Five Ways to Treat Severe Pain With CannabisEXPAND
Jake Holschuh

Five Ways to Treat Severe Pain With Cannabis

Cannabis can treat a number of medical conditions, but by far the most common affliction listed on medical marijuana patient applications is pain. Of the 93,095 active patients on the Colorado Medical Marijuana Registry, 86,317 — nearly 93 percent — listed severe pain as a qualifying condition, according to the Colorado Department of Public Health and Environment.

Unfortunately, several of the most effective cannabis remedies for extreme pain aren't available at recreational dispensaries in Colorado because of their high production costs; current regulations don't allow others to be sold commercially. But there are still some good options out there to combat pain, including these five:

FECO oil is traditionally consumed orally.
FECO oil is traditionally consumed orally.

FECO Oil
Full extract cannabis oil — also known as FECO oil, or whole plant medicine — is one of the most effective medical marijuana concentrates for numerous afflictions; patients and extractors alike claim it can treat or even cure certain cancers, terminal illnesses and forms of diabetes while alleviating the discomfort associated with chemotherapy, cerebral palsy and other conditions that cause extreme pain.

Unlike butane hash and CO2 oils, FECO oil is made with grain alcohol or ethanol; unlike most concentrates sold at dispensaries, it isn't made for smoking or vaporization. FECO oil is traditionally consumed orally, with doses the size of a grain of rice administered via a syringe or in a pre-filled capsule. If you can't find a caregiver to make FECO oil for you, you can try making small amounts at home with grain alcohol (using explosive solvents like ethanol for home cannabis extraction is illegal in Colorado).

Rick Simpson Oil (RSO) is a cannabis concentrate commonly mistaken for FECO oil and used for much the same maladies, but RSO is made with isopropyl alcohol, while FECO is made with grain alcohol or ethanol.

Myaderm THC cream on display at the Bronnor facility.
Myaderm THC cream on display at the Bronnor facility.
Scott Lentz

Topicals
Cannabis topicals are lotions, balms and salves infused with cannabinoids that can treat pain, inflammation and skin disorders. They can be purchased at virtually every dispensary in Colorado (and health stores across the country, if made with hemp-derived CBD) or made at home with store-bought ingredients and CBD or THC extracts. Or both, preferably.

Because they're applied to the skin's surface, topicals are especially effective with muscle and joint pain. Another alluring aspect is that they're non-psychoactive and do not enter the bloodstream, so users won't get high or have to worry about failing a drug test at work. Transdermal patches infused with cannabinoids can provide similar relief, but THC and CBD enter the bloodstream with transdermal technology.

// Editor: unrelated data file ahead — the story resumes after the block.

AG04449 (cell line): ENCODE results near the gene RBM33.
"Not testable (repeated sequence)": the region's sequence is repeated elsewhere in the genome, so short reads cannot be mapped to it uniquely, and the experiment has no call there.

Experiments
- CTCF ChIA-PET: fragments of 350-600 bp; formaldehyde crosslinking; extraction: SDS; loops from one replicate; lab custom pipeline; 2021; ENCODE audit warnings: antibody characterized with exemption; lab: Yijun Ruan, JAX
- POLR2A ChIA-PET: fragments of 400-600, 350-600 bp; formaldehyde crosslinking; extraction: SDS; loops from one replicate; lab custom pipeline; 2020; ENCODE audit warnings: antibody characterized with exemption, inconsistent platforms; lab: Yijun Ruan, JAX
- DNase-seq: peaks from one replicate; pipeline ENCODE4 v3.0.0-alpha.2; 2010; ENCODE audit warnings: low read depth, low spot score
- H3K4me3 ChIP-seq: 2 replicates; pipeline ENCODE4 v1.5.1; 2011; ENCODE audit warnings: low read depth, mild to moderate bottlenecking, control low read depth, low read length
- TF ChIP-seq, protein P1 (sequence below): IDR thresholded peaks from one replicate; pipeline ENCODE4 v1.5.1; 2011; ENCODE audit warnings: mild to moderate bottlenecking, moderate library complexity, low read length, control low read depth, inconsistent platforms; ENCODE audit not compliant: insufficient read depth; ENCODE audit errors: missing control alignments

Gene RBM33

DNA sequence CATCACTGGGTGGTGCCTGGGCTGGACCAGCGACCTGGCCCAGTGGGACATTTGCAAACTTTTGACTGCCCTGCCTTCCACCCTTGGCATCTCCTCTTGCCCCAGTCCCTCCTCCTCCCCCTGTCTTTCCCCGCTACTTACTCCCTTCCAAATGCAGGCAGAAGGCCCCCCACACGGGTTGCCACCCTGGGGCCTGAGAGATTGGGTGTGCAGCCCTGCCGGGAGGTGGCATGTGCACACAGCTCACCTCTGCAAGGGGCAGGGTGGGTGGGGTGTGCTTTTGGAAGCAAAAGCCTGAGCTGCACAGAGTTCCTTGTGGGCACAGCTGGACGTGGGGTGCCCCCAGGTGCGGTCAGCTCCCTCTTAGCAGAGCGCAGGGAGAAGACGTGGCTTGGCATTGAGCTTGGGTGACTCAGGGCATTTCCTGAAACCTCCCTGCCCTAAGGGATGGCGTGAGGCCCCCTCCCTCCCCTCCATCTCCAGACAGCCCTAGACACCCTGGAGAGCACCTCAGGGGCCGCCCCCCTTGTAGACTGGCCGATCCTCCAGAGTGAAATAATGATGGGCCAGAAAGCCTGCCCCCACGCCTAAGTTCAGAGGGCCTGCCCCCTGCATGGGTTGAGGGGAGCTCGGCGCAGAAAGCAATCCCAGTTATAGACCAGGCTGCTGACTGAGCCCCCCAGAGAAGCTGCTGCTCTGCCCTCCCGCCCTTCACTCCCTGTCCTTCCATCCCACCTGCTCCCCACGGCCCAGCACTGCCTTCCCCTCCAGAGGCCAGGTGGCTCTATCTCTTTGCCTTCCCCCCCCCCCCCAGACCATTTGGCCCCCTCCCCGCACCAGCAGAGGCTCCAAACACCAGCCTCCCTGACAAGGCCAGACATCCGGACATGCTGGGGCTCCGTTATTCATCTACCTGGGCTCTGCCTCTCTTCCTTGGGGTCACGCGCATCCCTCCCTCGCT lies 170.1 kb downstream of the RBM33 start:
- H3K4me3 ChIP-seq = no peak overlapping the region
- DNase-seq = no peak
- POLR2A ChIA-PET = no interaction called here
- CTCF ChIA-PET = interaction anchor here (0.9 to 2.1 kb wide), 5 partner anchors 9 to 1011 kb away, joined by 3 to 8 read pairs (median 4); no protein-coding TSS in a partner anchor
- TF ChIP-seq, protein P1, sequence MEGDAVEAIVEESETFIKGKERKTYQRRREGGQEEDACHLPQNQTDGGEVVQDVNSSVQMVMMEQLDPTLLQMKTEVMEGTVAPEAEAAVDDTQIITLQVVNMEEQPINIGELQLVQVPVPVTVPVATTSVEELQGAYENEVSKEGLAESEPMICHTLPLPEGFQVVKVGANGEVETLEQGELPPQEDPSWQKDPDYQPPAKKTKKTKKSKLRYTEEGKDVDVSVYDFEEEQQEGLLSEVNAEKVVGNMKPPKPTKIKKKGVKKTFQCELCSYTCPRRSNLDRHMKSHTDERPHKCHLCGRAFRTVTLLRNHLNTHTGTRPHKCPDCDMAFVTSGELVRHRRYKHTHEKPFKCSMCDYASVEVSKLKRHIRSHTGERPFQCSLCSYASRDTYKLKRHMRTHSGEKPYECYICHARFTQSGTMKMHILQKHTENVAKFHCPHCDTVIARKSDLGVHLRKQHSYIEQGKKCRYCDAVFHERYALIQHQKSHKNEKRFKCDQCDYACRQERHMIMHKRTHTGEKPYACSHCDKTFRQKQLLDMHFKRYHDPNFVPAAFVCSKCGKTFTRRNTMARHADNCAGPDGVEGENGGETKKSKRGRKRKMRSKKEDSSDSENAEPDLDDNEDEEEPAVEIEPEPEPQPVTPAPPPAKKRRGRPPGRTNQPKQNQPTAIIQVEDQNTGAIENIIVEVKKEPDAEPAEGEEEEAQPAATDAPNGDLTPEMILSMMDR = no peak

CBD isolate can't be purchased at dispensaries because of its lack of THC, but it can be bought online.
CBD isolate can't be purchased at dispensaries because of its lack of THC, but it can be bought online.

CBD Isolate
One of the most visually striking cannabis concentrates on the market thanks to its crystallized, powdery form, CBD isolate may look like a hard drug, but it's actually far from it. You can buy hemp-derived CBD online or at certain head shops and herbal supplement stores without visiting a dispensary, because hemp products are legal in all fifty states as a dietary supplement (though a Tennessee sheriff's department didn't seem to know that last month).

CBD isolate is the cannabinoid in its purest form, reaching 99 percent purity to treat pain, inflammation and sleeping disorders, among other conditions. The crystalline powder can be added to food and drinks for oral ingestion, but it's still widely smoked and vaporized, despite some states not allowing it be sold for that purpose. Either way, patients have been making their own CBD edibles, implementing the isolate into their THC medication or vaporizing it directly for immediate relief. Don't let the Breaking Bad looks scare you away: This is the most legal product on the list, as if that means anything.

Cannabis spray can freshen the mind and your lunch breath.
Cannabis spray can freshen the mind and your lunch breath.
Shutterstock.com/Andrey_Popov

Sublingual
Like edibles and other oral ingestion methods, cannabis sublinguals won't hurt your lungs the way smoking and vaporizing will. What sets sublinguals apart from other ingestion methods, though, is the shorter time they take to kick in. Because they're administered in the sublingual cavity under the tongue, products such as tinctures and oral sprays enter the bloodstream in anywhere from thirty seconds to two minutes — but they don't last as long as edibles, either, so they must be used more frequently.

Cannabis-infused oral sprays are relatively new to dispensaries, but tinctures are quite popular and should be on the shelf at your local pot shop. If you don't have access to a dispensary, you can make tinctures at home with relative ease if you have patience.

These infused plugs aren't for your nostrils.
These infused plugs aren't for your nostrils.
Courtesy of Foria

Suppositories
Although they might create laughs when initially brought up, suppositories are one of the most effective forms of cannabis medication. FECO oil, Rick Simpson oil (RSO) and other potent medical concentrates are the most common types of extracts used in cannabis suppositories; the many blood vessels and capillaries in the rectum speed up and increase the absorption process while having under 25 percent of the psychoactive effects of edibles. Cannabis suppositories by Foria can be purchased at dispensaries, but they don't provide the same potent relief as those made with FECO or RSO.

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